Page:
Anselm Winfried Müller, the Chicago Moral Philosophy Seminar Visiting Professor in the Department of Philosophy, gave a lecture entitled “What Do We Live For?”, where he outlined the conflict between living for moral perfection and living for our own well being.
Müller argued that the practical question of which type of life to pursue can only be “meaningfully asked, but not argumentatively answered by philosophy.” He traced through several philosophers and philosophical movements that attempted to answer how we should live our lives, and pointed out their weaknesses. Müller found Stoicism, Aristotle, Epiricus, the “Tragic View” or the idea that the “virtuous life is doomed to involve suffering,” Kant, and Immoralism each unsatisfying.
“Philosophy, though certainly called upon and able to give a fuller and more accurate account than presented here, of the matters at issue, may yet be unable to take the discussion of this topic far beyond the point or points that this lecture has taken it,” Müller said.
Müller also suggested that religion might be a source of answers that “philosophy has no argumentative access to.”
Müller’s lecture was a part of the larger Virtue, Happiness, and Meaning of Life initiative, a 28-month project funded by the Templeton Foundation. The initiative believes that self-transcendence—the feeling of belonging to something bigger than oneself—is the foundation of a virtuous and meaningful life. To study how self-transcendence can help make virtuous living lead to meaning and happiness, the initiative attempts to bring together theologists, philosophers, and psychologists.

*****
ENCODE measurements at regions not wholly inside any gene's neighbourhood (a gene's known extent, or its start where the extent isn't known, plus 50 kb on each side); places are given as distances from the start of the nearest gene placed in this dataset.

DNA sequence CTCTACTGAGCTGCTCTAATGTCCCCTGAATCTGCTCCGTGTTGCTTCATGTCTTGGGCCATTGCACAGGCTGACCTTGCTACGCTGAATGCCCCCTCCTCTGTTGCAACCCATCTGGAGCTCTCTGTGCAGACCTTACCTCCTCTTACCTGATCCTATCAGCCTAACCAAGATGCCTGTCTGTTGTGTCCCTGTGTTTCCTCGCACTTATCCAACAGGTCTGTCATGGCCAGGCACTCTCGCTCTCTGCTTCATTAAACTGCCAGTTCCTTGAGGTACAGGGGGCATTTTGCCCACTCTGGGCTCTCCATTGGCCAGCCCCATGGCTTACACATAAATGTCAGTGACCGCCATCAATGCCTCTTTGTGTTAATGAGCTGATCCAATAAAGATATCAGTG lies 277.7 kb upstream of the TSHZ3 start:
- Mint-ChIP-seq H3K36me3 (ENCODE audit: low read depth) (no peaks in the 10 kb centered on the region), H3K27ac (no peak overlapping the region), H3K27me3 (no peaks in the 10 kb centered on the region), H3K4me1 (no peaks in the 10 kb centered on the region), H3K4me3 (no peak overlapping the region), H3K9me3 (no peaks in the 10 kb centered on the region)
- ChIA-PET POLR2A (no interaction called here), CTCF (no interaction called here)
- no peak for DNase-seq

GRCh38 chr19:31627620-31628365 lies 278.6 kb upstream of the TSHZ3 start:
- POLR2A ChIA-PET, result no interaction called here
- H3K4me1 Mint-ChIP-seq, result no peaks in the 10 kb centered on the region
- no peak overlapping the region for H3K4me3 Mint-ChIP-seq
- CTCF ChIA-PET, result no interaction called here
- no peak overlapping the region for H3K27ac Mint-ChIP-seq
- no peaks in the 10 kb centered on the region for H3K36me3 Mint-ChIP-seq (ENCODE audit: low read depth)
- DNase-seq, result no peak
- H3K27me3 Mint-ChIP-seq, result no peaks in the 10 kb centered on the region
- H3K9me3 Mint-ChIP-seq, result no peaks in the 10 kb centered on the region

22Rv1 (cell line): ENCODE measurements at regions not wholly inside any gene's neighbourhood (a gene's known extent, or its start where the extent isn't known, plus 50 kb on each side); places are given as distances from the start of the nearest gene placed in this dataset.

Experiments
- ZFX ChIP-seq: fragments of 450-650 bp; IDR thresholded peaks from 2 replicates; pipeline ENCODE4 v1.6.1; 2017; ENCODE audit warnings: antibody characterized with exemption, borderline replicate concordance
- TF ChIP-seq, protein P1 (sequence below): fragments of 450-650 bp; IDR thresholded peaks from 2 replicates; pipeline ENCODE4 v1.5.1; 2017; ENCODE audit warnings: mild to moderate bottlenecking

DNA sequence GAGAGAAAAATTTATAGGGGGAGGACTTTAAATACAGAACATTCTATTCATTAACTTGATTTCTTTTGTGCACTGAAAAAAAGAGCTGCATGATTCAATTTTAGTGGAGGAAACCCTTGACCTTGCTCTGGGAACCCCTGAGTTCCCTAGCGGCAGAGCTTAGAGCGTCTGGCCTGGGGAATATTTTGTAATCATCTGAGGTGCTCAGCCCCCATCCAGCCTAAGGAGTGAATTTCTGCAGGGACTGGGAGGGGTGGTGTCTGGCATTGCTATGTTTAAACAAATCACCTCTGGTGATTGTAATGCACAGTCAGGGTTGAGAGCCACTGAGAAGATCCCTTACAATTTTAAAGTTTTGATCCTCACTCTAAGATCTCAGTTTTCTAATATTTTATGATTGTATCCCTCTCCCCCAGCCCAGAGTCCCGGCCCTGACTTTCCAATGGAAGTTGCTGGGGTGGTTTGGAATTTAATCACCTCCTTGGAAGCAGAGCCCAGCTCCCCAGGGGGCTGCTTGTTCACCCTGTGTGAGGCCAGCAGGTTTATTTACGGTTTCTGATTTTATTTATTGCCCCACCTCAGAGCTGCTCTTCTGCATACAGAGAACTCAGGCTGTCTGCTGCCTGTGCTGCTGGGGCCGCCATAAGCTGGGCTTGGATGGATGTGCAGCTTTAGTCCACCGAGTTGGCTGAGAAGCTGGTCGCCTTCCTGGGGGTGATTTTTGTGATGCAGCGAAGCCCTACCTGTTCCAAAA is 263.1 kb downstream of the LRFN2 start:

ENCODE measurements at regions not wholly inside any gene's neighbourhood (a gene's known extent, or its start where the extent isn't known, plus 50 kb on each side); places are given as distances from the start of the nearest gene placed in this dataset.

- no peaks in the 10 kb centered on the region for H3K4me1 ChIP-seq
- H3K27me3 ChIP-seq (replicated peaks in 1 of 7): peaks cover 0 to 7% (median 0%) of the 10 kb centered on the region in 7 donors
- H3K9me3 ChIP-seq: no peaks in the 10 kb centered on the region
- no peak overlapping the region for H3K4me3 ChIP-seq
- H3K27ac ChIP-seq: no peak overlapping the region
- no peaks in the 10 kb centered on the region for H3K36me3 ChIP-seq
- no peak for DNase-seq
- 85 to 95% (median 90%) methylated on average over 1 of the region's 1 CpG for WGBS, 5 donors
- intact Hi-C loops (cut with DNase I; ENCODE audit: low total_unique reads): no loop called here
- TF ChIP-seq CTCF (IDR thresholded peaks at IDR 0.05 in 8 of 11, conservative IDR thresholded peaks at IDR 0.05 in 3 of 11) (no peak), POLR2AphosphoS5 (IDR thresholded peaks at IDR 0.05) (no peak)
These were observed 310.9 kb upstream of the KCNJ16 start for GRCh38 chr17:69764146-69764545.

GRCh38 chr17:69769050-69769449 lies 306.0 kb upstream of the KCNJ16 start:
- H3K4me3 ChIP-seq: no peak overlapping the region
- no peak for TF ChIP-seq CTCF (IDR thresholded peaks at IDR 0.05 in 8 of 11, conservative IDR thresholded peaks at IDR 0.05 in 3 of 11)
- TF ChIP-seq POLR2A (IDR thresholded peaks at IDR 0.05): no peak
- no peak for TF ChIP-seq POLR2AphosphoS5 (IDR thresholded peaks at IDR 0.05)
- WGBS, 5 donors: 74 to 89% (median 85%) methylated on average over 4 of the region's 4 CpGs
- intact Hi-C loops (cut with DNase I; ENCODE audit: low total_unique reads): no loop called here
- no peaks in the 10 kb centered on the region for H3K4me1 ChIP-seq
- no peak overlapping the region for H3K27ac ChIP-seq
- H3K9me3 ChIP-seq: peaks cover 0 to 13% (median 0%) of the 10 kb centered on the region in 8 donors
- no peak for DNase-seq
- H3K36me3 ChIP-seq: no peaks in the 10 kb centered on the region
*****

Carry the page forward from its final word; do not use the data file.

Müller, also Professor Emeritus at the University of Trier, is part of the Visiting Scholars Program, which brings scholars to teach courses at the University of Chicago which relate to the Virtue Initiative’s research. Müller is teaching the course Final Ends this quarter.
The other visiting scholar is Stephen Brock, who is the Professor of Medieval Philosophy at the Pontifical University of Santa Croce.
Müller and Brock were chosen to be part of the Visiting Scholars Program for their interest in the virtue ethics of Aquinas, which the initiative is focusing on. Candace Vogler, one of the two Principal Investigators of the initiative, mentioned that Aquinas scholars are not commonly available, so the Visiting Scholars Program does the initiative a great service by bringing them to the University.
Vogler also mentioned that taking the courses offered by the visiting scholars is the “only opportunity for undergraduates to participate in the program.”
“The great thing about undergraduates is that you have no idea where they are going to wind up. So, if it is useful, and fruitful, and productive for them, they will take whatever they get to wherever they wind up, which could be anywhere,” Vogler said.
Vogler suggested that lectures like the one Müller gave might provoke us to think differently about how we live our own lives. “Human beings whose thinking is affected by this stuff are the real important outputs [of the initiative],” she said.